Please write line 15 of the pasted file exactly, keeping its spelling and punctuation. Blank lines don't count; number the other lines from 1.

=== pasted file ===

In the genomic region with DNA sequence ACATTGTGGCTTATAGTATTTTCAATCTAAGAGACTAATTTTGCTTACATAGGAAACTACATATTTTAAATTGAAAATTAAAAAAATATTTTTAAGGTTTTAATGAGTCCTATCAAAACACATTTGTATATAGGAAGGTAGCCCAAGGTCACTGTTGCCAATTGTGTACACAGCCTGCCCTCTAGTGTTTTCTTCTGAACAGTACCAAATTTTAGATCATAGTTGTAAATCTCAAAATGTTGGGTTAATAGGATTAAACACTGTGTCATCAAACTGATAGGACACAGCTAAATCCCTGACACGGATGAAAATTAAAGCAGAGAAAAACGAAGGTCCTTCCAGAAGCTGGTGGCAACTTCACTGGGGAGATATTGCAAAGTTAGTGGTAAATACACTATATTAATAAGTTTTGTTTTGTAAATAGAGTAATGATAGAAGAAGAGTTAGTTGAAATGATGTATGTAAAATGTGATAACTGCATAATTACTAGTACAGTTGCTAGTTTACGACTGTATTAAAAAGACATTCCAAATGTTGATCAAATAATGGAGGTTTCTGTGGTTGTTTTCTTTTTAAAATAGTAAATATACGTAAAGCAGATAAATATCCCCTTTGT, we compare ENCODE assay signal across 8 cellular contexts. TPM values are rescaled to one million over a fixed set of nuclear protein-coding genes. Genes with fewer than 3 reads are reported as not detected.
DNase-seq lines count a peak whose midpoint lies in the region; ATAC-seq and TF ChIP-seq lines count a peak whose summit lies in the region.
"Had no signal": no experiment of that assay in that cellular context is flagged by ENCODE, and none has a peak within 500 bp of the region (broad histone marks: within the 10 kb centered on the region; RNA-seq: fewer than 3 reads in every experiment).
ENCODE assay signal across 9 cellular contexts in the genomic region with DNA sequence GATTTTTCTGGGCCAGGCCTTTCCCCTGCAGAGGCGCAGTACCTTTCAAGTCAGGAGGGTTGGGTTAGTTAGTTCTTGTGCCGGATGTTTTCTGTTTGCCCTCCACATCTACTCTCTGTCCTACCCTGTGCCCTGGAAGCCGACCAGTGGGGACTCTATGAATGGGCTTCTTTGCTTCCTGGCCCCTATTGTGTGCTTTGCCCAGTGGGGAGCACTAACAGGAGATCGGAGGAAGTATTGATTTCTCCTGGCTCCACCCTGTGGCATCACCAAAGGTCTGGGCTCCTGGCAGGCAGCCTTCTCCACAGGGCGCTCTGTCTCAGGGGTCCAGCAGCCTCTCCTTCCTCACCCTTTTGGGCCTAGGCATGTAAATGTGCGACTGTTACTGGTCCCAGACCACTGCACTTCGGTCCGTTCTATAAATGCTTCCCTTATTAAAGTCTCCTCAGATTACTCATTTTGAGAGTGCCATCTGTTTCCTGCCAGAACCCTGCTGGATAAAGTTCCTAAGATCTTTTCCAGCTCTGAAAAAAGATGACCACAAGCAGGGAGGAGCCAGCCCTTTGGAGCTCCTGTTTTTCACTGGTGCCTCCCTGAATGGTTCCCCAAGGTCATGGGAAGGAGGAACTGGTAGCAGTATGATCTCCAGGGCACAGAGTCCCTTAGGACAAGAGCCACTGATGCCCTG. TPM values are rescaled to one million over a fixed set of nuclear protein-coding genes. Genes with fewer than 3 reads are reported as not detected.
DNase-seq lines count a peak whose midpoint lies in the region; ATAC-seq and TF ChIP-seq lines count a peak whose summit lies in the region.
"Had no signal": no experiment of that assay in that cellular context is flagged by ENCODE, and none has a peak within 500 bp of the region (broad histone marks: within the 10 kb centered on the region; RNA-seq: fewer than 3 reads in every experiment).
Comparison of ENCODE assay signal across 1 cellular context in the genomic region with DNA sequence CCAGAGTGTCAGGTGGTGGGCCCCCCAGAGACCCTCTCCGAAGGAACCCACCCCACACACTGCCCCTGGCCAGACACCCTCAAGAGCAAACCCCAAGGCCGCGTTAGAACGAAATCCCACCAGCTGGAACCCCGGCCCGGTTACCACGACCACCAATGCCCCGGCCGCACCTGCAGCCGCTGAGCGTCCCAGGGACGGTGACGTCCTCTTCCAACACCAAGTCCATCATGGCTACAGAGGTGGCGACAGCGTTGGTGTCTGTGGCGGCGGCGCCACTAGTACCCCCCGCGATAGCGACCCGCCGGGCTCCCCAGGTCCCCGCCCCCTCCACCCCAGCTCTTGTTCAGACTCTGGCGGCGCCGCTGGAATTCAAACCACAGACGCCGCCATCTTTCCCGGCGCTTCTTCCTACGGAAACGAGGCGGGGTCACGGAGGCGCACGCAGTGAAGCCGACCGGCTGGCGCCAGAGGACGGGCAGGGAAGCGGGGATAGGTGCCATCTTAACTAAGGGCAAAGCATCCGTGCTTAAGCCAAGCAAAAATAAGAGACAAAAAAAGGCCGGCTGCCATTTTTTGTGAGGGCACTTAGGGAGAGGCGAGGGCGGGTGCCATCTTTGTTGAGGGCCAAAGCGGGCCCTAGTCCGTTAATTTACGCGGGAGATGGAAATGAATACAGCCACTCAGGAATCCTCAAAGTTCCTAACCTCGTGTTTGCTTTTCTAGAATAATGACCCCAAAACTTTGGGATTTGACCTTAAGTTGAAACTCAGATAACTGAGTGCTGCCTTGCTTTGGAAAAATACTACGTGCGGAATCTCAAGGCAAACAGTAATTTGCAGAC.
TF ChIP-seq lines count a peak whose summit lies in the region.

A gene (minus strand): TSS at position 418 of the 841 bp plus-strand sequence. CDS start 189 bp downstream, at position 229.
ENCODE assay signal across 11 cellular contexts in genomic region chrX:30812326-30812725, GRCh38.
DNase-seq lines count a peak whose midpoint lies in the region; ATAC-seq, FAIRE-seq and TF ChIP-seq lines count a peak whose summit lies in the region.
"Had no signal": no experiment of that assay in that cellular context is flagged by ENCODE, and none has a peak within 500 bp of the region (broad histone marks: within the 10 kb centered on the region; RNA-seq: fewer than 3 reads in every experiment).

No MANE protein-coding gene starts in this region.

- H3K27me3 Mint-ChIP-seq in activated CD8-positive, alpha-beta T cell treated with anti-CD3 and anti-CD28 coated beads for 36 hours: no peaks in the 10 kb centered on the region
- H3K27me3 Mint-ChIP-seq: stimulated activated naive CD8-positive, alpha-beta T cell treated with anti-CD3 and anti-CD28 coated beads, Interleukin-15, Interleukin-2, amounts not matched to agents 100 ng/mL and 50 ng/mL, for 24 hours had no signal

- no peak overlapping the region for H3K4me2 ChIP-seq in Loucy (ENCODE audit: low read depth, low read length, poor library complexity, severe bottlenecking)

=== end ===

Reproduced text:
- H3K27me3 Mint-ChIP-seq: stimulated activated naive CD8-positive, alpha-beta T cell treated with anti-CD3 and anti-CD28 coated beads, Interleukin-15, Interleukin-2, amounts not matched to agents 100 ng/mL and 50 ng/mL, for 24 hours had no signal